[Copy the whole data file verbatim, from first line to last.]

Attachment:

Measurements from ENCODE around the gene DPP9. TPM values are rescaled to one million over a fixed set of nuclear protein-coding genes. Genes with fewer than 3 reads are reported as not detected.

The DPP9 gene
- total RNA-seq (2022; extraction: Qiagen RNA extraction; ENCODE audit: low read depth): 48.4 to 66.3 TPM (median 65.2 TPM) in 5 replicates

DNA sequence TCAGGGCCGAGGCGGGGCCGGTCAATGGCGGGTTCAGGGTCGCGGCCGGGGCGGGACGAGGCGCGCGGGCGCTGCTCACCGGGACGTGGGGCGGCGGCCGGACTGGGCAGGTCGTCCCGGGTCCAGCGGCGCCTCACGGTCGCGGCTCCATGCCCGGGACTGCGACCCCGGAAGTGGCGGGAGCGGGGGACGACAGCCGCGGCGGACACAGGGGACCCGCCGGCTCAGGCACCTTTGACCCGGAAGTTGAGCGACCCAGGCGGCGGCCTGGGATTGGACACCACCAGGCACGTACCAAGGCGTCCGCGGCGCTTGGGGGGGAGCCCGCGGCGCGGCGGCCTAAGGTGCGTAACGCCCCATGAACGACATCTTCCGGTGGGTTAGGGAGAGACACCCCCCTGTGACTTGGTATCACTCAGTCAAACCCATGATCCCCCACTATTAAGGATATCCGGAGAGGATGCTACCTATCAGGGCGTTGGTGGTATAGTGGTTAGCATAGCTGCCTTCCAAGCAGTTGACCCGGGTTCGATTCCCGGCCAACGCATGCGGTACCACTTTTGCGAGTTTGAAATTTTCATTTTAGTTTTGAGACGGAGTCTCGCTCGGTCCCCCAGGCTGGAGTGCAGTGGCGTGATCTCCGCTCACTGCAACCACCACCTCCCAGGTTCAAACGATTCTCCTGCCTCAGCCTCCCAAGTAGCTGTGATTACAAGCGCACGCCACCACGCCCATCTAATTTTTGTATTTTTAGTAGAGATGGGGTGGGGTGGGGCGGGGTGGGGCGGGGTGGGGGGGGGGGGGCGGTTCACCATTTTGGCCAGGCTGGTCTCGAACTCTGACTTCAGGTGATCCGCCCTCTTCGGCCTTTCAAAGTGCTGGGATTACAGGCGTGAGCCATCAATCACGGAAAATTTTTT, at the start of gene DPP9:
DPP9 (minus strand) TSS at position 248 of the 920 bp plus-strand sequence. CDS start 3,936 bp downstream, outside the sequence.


Measurements from ENCODE around the gene DPP9. TPM values are rescaled to one million over a fixed set of nuclear protein-coding genes. Genes with fewer than 3 reads are reported as not detected.

The DPP9 gene
- total RNA-seq (2022; extraction: Qiagen RNA extraction; ENCODE audit: low read depth): 48.4 to 66.3 TPM (median 65.2 TPM) in 5 replicates

DNA sequence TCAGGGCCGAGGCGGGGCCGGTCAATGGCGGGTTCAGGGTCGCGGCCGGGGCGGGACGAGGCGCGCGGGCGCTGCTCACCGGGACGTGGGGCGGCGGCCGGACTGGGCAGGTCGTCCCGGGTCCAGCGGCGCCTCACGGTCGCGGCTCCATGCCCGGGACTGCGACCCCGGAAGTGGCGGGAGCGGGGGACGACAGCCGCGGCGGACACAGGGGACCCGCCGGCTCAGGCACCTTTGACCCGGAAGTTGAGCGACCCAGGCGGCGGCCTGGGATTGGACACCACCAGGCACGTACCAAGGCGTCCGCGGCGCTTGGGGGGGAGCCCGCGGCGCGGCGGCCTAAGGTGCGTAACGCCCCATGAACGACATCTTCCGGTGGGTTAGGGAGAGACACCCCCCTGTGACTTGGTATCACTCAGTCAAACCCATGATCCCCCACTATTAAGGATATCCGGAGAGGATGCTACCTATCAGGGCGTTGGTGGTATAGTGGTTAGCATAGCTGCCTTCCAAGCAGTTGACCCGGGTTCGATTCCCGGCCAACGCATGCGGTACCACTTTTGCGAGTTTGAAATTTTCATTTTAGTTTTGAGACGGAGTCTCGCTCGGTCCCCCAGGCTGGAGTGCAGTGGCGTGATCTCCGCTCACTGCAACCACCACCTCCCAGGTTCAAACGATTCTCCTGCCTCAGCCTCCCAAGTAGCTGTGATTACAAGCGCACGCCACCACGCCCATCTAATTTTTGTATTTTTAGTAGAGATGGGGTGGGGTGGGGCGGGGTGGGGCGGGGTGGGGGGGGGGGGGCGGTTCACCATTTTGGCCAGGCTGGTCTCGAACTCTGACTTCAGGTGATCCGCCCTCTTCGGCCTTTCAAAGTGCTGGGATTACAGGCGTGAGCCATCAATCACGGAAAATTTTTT, at the start of gene DPP9:
DPP9 (minus strand) TSS at position 248 of the 920 bp plus-strand sequence. CDS start 3,936 bp downstream, outside the sequence.